You can usually count on Epson scanners to deliver better than average bang for the buck. The Epson Perfection V600 Photo ($249.99 direct, covered by a standard 1-year parts and labor warranty) is no exception.
You’d expect a photo scanner at this price to scan up to four 35mm slides or two strips of 35mm film at a time, as the V600 does. You probably wouldn’t expect it to also offer a 6,400 pixel-per-inch (ppi) optical resolution as well as scan medium-format film, including 120/220 and the entire range of panoramic formats up to 6 by 22 centimeters. But the V600 does that too. The unexpected extras help make it a great choice if you have medium-format film to scan and are on a tight budget.
The V600 fits in Epson’s line between the less expensive Editors’ Choice Epson Perfection V500 Photo, scanner and the more expensive Epson Perfection V700 Photo. Despite the evenly spaced model numbers, it’s much closer in price and capability to the V500, but it offers some important extras. In particular, it includes Digital ICE—the hardware-based approach for digitally removing dust and scratches—for both prints and film. The V500 includes Digital ICE for film only.
Setup and Basic Scanning
Setup is typical for a flatbed scanner. Simply install the software, plug in the power cord and supplied USB cable, and turn the scanner on. I installed it on a system running Windows Vista, but according to Epson, it also comes with drivers and a full set of software for Windows 7, XP, 2000 and Mac OX 10.3.9 through 10.6. Like most scanners, the V600 comes with TWAIN and WIA drivers, so you can scan from most programs with a scan command. Also included are Adobe Photoshop Elements and Abbyy FineReader 6.0 Sprint for optical character recognition (OCR).
The V600’s scan utility will be familiar to anyone who’s worked with a recent Epson scanner or MFP. The utility lets you start a scan either from your computer or by using one of the four buttons on the scanner itself. One of the buttons simply brings up the scan utility on your PC. The other three are for copying (by sending the scan to your printer), e-mailing (by launching an e-mail message on your PC and adding the scan as an attachment), and saving to a PDF file (with the option set by default to recognize the text and save it in searchable PDF format).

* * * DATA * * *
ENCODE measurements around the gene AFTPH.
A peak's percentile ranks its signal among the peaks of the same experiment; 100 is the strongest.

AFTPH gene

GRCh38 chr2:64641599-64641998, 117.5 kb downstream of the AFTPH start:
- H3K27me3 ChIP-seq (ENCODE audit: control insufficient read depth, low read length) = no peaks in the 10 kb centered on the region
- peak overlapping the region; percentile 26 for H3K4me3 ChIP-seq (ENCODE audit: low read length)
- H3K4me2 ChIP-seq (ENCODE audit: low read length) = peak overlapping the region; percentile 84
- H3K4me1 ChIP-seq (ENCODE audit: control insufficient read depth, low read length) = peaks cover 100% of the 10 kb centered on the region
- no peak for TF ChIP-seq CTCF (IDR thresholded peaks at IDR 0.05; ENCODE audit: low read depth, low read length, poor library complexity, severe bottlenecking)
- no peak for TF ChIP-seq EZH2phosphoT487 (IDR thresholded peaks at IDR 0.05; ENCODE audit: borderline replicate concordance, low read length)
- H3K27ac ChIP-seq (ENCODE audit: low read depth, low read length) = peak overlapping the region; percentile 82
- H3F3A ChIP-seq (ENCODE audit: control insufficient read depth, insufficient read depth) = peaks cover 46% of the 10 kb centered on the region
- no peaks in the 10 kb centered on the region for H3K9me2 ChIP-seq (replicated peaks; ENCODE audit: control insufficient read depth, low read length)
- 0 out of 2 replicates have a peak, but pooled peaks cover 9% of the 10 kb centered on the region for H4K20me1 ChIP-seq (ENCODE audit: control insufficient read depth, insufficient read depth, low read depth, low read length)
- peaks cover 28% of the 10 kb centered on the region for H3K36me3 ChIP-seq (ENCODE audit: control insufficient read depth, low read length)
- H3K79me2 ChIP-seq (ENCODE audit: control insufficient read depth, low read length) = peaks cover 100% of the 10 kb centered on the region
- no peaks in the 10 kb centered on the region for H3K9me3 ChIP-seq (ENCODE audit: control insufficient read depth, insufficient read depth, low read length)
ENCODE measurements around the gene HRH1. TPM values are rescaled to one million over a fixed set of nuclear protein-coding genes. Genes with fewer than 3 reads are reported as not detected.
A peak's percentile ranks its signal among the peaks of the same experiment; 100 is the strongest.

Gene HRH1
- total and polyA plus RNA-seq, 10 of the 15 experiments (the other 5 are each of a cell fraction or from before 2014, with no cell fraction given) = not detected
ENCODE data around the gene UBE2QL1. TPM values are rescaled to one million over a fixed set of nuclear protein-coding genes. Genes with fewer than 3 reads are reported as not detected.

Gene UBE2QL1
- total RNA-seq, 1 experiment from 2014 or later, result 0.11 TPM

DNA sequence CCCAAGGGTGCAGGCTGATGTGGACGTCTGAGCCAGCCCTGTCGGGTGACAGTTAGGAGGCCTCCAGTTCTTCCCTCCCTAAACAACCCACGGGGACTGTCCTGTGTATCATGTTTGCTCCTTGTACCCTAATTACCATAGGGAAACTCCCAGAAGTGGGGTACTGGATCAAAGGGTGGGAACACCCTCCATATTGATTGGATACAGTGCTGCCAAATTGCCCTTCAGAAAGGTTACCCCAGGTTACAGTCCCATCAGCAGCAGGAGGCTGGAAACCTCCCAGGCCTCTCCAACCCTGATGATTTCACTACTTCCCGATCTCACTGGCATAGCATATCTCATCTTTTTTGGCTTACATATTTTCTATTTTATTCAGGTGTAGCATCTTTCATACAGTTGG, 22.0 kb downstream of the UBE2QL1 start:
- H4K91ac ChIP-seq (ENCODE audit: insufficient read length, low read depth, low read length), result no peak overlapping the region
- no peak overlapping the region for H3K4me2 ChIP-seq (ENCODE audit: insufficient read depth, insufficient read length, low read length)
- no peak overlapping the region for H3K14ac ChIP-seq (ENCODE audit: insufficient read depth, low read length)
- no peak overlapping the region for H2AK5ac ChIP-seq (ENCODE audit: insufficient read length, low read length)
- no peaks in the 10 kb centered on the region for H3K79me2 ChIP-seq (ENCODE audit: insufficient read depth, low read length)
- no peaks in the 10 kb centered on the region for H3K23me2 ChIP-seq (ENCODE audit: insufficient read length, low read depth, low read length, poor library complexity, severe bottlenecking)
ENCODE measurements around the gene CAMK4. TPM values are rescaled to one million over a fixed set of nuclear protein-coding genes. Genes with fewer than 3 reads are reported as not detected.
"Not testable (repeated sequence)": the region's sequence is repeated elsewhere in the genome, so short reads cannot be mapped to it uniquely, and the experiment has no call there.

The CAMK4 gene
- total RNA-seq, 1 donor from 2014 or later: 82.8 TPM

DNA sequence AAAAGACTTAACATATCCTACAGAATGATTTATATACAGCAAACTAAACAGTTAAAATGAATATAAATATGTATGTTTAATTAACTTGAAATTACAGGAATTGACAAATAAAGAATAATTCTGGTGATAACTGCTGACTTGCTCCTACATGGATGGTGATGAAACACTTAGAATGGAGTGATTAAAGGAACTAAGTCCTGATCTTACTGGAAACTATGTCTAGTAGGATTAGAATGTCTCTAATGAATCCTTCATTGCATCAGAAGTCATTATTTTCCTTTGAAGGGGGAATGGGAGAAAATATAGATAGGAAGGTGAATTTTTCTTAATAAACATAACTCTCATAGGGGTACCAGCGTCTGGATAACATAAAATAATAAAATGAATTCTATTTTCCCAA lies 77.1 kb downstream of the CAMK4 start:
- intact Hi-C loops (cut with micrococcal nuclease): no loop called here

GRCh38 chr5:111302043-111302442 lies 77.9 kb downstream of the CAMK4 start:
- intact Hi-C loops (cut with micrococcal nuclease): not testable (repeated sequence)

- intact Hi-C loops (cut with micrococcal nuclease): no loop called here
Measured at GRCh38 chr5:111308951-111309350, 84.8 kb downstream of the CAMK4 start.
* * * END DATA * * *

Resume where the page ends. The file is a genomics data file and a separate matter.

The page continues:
As I’ve mentioned in other reviews, the Epson utility offers one particularly nice touch for scanning to PDF files. After scanning each page, you can add another page by pressing a button on the screen or the scanner, or end the scan by pressing a different button. This isn’t as easy as scanning a multi-page file with an automatic document feeder (ADF)—it does nothing to help put the next page on the flatbed—but it’s as easy as it can be without an ADF.
From Fully Automatic to Full Manual Control
Epson has also carried forward its full range of choices for scanning modes, ranging from fully automatic to fully manual. The Full Auto Mode lets you simply hit a scan button. The driver prescans, analyzes what it sees, chooses appropriate settings, and scans. Home Mode and Office Mode add manual control over selected settings. Professional Mode gives you full manual control over sophisticated options like color correction and tonal adjustments.
It’s very much worth mention that the Full Auto Mode does an excellent job, to the point where even sophisticated users may have trouble improving on the results for most originals. However, there are some features for improving scans that even the most casual user should take the time to explore.
For faded originals, the driver offers a color restore option. Even more useful is backlight correction to automatically fix photos with, say, a dark face against a bright background. With both of these features, you generally need to see the prescan before you can decide whether to turn the feature on.